That might be part of why I’m feeling so off – the whole week was confused with the mid-week trip to RI for the funeral, and then having Glenny here for Wednesday night and all day Thursday.  It’s like we’re on vacation, sort of.  School vacation starts next Tuesday.  Julie’s been sick with a cold all week – not sick enough to BE sick, just sick enough to be ultra-clingy and crabby.  She’s sniffly, and slightly feverish.  Our car overheated on Monday and had to spend the day at the mechanic – which meant that Sam missed school for the day because we couldn’t get him there, and both kids missed religious school.   Then he missed Wednesday as well.  He started complaining his stomach hurt, and I yelled at him.  I thought he was faking – or worse, just not even trying to go.  I knew he probably didn’t feel great, but he wasn’t running a fever, wasn’t throwing up – and had already missed Monday.  So he stayed home, but I was bitter – and he ended up vomiting about an hour after I left to go the funeral.

Ugh – it’s just been a crazy, stressed out sort of week.  On the upside, this has to be one of the least drama-filled Decembers we’ve ever had.  Part of it is simply that we don’t have a lot of extra energy to invest in emotional drama this year – between Marc’s job and the schedule and the running around – everything is so busy and rush-rush-rush, we don’t have TIME to invest in a big existential debate about the spiritual identity of our family and where Christmas fits into it.

But a bigger part  of it, I think, is due to  experience.  Last year, I struggled with the whole Christmas tree/Hanukkah thing – seeking approval from everyone.   I learned from that – and this year, I went into the holidays with a very different attitude.  There were two lessons that really resonated for me, and I’ve tried hard to keep them forefront in my mind. Number one, the holidays are what I make of it – and seeking out commentary on choices we’ve made is a recipe for disaster.  If I want the holidays to be happy and filled with light and love – I have to make it so.  And second – December is just going to be lonely for me.  I’m a Jewish girl with a tree – and my Christian family is going to be a little perplexed and a little hurt that I downplay the holiday, and my Jewish community is going to look at my tree and be a little freaked out by it.  There’s one time during the year when I’m going to feel the most distant from Marc – and it’s going to be the week or two leading up to Christmas. That’s okay – and if I don’t want to hear the comments, don’t ask.  I didn’t chair a December Dilemma discussion group this year, and very deliberately have avoided any pointed conversations with everyone.   December isn’t going to last forever, and a week from now, I’ll be breaking down the lights and repacking all my boxes.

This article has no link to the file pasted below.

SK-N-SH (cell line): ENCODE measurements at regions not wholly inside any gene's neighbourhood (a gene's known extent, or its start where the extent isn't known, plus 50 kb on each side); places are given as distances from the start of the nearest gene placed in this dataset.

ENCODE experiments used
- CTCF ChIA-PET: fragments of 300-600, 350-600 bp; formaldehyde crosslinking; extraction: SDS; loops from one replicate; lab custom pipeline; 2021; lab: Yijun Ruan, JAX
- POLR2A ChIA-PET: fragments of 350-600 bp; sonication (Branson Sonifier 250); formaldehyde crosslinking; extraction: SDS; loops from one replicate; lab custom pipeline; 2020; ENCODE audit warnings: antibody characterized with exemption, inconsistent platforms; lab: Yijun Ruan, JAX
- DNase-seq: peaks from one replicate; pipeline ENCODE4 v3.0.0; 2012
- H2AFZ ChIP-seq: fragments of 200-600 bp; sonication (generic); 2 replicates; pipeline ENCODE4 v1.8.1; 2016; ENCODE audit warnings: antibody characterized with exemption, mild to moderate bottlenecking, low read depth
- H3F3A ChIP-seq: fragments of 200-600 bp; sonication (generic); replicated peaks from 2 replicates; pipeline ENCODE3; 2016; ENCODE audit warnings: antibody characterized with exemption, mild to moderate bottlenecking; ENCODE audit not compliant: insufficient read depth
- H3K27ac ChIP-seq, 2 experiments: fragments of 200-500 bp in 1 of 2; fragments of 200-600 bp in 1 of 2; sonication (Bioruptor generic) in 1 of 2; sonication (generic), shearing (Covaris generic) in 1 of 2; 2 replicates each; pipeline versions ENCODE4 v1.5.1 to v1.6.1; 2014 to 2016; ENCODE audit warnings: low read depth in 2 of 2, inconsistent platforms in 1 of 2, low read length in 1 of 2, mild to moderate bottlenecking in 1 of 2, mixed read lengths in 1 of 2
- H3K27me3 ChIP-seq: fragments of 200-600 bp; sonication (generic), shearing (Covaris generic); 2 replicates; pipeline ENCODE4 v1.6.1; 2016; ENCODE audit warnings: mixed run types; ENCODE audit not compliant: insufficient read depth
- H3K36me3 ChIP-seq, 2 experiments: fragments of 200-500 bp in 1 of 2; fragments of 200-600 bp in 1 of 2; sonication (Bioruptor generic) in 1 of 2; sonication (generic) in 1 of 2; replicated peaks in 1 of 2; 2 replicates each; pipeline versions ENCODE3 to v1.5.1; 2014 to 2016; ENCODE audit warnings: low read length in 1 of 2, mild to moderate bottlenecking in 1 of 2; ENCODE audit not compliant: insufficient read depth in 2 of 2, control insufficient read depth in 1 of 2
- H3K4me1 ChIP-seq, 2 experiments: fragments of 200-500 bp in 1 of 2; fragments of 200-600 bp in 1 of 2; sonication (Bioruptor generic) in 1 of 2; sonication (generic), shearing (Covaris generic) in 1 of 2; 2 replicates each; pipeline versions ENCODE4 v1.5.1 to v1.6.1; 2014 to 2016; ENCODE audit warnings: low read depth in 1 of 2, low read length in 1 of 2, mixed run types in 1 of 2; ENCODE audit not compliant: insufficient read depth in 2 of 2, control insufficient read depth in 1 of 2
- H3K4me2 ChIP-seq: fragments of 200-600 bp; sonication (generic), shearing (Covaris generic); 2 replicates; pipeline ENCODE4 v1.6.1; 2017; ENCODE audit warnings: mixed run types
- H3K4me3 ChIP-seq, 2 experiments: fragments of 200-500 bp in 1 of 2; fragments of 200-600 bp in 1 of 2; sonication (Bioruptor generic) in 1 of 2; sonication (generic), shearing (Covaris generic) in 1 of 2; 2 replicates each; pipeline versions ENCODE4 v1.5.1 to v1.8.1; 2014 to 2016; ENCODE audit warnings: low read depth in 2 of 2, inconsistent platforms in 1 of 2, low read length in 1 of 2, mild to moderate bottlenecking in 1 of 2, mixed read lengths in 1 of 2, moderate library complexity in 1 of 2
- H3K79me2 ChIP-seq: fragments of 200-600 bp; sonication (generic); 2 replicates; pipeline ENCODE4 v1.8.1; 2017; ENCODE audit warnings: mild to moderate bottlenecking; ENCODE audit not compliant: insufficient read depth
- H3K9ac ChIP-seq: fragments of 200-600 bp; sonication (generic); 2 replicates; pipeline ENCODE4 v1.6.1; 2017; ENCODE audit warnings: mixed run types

I love the holidays, and suffer through them at the same time.  They aren’t easy, and they always raise questions about identity and heritage and I’m always going to over think them and analyze every little aspect – because that’s how I roll in December.   But I’m getting better at them, and that’s enough of a reason to celebrate for me.


Dec 10


I like to rearrange. Or rather, I like the results of having rearranged. I like the way a room looks completely new when you move the couch from one side to another. But I have a big couch and a little living room, and sadly, there’s aren’t a lot of configurations for my living room that actually work.

What I do have is bedrooms. And bedroom furniture that works for boys or girls, and kids who are always up for a change. This last weekend was the last one for a while where I’m home alone with the kids without other plans, so I figured it was a perfect opportunity. My husband does not enjoy rearranging – he’s always pretty sure wherever we last had it (whatever “it” happens to be) was perfectly fine, and moving it is a waste of time and energy. I’ve learned to limit my house reshuffling to days when he’s at work all day.

In theory, it should have been quick and easy – except that none of my kids got the memo on making sure their rooms were clean first. And once I was in the mood to move, I just plowed ahead, ignoring entirely the prep work that should have gone into it. Midway through the day on Saturday, with one bed broken apart and moved out into the kitchen, three bookcases emptied (with their contents strewn all over the living room) and bedding, laundry, and lego guys all over the place – I began to regret it. The kids were enthusiastic helpers, as long as what I was doing was fun – like emptying bookcases ( or the case of my older daughter, arranging all of her dust catchers, books, notebooks and figurines back on the bookcase). But they were not really all that helpful about shoving dressers back into place, or hauling giant queen size mattresses hither and yon all over the place.

It’s three days after the fact, and we’re still not done. Oh, the furniture is moved, and the beds are made. The bookcases are even restocked. I donated three bags of toys and outgrown clothes this morning, and filled another two bags with broken toys, trash (and why kids think that stuffing trash under their dresser is a good idea is a mystery I’ll never solve….). But the giant pile of dresses and jackets that need to be hung up in my daughters’ closet is still waiting, and the stuffed animals appear to have mated and reproduced while we weren’t looking (where else would they come from?? There are thousands…).

My goal was to have everything all organized and put away before decorating commences. I dug out the Christmas/Hanukkah boxes and even managed to get the Hanukkah candles purchased. But we are a long way from organized. Fortunately, the next three days of rain postpones our tree shopping, and I’ll have the rest of the week to finish putting the house back together and ready for the holidays.